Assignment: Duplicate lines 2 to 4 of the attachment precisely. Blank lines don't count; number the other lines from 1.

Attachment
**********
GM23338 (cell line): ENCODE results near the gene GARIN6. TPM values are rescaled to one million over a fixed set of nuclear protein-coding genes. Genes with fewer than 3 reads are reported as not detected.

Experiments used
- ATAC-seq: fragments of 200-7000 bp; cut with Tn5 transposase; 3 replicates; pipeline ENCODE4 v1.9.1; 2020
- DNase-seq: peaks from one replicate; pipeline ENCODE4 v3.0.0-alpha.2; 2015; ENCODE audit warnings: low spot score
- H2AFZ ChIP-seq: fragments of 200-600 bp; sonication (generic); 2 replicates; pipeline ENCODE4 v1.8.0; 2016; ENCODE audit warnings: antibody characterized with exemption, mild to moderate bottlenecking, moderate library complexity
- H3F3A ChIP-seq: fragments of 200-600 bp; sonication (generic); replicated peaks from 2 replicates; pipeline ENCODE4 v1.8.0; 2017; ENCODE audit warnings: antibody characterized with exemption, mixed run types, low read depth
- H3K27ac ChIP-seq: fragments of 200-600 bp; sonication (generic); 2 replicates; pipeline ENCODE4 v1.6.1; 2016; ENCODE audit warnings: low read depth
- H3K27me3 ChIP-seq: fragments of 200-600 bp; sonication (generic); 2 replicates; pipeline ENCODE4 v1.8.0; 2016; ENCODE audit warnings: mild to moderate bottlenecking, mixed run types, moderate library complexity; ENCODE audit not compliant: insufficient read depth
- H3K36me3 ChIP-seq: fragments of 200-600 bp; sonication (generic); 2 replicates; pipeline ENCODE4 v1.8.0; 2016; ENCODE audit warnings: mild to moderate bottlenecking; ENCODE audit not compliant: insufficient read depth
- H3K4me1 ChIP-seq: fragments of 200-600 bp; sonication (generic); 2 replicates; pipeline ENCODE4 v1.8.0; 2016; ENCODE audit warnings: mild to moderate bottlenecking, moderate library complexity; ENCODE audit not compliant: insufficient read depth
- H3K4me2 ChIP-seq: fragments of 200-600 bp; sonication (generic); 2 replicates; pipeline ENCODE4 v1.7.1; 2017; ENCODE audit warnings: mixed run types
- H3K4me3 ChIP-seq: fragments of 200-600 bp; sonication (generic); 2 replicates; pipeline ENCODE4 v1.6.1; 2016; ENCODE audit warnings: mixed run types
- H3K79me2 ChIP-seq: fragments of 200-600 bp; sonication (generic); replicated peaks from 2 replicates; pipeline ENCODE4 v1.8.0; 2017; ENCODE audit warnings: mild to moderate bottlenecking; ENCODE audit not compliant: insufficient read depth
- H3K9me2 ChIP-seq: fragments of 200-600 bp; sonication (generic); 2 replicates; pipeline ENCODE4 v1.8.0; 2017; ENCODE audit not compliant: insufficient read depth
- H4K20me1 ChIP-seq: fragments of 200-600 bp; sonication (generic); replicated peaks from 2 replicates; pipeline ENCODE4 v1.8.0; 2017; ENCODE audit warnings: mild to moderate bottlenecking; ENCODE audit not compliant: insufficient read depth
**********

Experiments used
- ATAC-seq: fragments of 200-7000 bp; cut with Tn5 transposase; 3 replicates; pipeline ENCODE4 v1.9.1; 2020
- DNase-seq: peaks from one replicate; pipeline ENCODE4 v3.0.0-alpha.2; 2015; ENCODE audit warnings: low spot score